Image by Beny Shlevich
In the weeks before your holiday you’re busy planning for that exciting moment when the plane lands and your holiday begins. If you have your tickets, passport, luggage and heaps of enthusiasm you may think you’re prepared, but there are several things you should remember to research and organise, which will ensure you keep the risks of your holiday to a minimum.
Holidays should be happy, relaxing and rejuvenating – an experience to remember for all the right reasons. Here are six common accidents and how you can reduce your chances of a trip to A&E on holiday.
1. Traffic Accidents
Although the open road can be an exciting adventure, driving abroad is one of the most dangerous things you can do on holiday. This doesn’t mean you should avoid it, just that you need to plan carefully.
One of the main problems with driving abroad is that the laws and customs can vary a lot, depending on where you are in the world. Before you set off, make sure you have familiarized yourself with the way people are expected to drive in that country, otherwise you could be putting yourself and your family in unnecessary danger.
Similarly, you should ensure that you can read enough of the language to understand the road signs. You might think a sign is telling you to keep to the left, when in fact it’s instructing you to slow down. A simple misunderstanding through a language barrier could lead to a serious accident.
It can be very difficult to navigate through an unfamiliar country, so it’s helpful to plan your route beforehand, so that you feel more confident driving. If you can, stick to quiet roads which are safer.
When choosing a car rental company, do your research and pick a trustworthy company. See if your travel agent can recommend one for you. You need to ensure that you rent a reliable and safe car for your holiday.
In general, only drive abroad if you are an experienced and confident driver, as it can be more challenging than you imagine. Always make sure that you have the correct insurance to drive abroad – double check with your insurance provider if you are unsure.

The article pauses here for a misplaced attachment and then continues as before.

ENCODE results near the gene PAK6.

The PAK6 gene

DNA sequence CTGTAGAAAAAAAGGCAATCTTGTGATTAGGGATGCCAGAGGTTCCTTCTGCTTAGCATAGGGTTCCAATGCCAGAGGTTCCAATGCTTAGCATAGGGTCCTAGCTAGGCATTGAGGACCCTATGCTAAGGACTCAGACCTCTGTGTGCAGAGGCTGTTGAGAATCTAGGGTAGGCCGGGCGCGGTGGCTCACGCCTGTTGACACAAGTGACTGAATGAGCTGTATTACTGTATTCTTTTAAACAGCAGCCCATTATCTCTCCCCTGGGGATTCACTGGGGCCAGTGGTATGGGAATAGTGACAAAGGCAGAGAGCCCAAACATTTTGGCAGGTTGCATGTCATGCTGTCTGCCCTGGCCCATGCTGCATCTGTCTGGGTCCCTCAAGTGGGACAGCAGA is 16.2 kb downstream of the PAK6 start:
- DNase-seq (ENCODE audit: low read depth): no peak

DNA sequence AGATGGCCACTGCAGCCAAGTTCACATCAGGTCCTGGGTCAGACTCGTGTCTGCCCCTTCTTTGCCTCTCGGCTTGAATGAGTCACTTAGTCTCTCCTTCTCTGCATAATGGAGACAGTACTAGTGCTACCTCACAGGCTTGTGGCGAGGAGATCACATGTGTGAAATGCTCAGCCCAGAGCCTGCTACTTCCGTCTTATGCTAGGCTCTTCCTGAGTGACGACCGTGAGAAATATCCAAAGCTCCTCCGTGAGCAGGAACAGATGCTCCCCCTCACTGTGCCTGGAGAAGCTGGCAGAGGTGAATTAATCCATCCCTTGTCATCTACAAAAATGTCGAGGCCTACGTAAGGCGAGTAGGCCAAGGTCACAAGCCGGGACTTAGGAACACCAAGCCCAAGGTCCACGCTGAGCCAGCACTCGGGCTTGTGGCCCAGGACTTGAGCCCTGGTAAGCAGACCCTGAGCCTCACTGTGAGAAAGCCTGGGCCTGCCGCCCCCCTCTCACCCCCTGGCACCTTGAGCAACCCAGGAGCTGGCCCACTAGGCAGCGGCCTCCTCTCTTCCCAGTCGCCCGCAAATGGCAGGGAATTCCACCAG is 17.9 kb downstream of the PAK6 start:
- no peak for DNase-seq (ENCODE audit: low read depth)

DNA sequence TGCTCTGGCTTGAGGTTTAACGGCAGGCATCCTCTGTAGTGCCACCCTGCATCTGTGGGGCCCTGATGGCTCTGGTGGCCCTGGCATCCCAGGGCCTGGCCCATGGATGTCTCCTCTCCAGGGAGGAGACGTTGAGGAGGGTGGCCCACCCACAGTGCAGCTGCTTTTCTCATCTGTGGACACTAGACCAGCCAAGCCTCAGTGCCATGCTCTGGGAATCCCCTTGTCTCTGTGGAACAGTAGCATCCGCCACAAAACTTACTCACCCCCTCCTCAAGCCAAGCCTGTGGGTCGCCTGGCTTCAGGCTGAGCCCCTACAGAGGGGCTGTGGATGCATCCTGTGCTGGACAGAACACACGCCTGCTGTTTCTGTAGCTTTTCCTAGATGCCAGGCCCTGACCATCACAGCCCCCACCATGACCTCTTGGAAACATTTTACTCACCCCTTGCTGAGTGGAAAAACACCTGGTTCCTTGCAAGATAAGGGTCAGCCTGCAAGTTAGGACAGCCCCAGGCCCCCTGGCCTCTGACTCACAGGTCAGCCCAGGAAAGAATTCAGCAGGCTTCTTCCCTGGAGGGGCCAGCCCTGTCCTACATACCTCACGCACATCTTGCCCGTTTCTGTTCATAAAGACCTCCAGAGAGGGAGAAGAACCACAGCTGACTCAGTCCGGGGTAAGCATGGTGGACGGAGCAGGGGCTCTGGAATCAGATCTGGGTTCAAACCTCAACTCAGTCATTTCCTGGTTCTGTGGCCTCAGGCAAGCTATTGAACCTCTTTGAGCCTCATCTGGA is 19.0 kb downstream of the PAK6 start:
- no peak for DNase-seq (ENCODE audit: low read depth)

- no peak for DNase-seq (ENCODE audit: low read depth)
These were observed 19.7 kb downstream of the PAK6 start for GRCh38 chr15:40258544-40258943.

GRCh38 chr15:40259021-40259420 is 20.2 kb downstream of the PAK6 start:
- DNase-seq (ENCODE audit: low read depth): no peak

Pedestrians are also likely to have an accident, particularly while crossing chaotic roads in busy cities. If you are unfamiliar with the laws of traffic in the country, make sure you cross at traffic lights. Another important thing to remember is to never assume that cars will stop at a zebra crossing. Different countries have very different attitudes to how a zebra crossing works and so you could get caught out by assuming the laws from your home country apply here.
2. Swimming Pool Accidents
Splashing into the cool, shimmering pool is just what many holidaymakers are fantasizing about on the plane and yet swimming pool accidents make up a large majority of the total accidents on holiday. This is mainly caused by a relaxed or over-excited attitude on behalf of the holidaymaker, or neglect on behalf of the hotel.
It’s easy to get carried away and forget basic safety measures whilst abroad. For instance, you could jump in the pool without noticing that there isn’t a lifeguard on duty. This is a great example of how basic safety measures can be neglected by the hotel and also unnoticed by you, so make sure this is one of the first things you check before diving into the water.
As tempting as a nice fruity cocktail can be, try to avoid combining alcohol and swimming. Similar to how you would avoid swimming after a heavy meal. Things can easily go wrong if you treat the pool like a restaurant/ bar.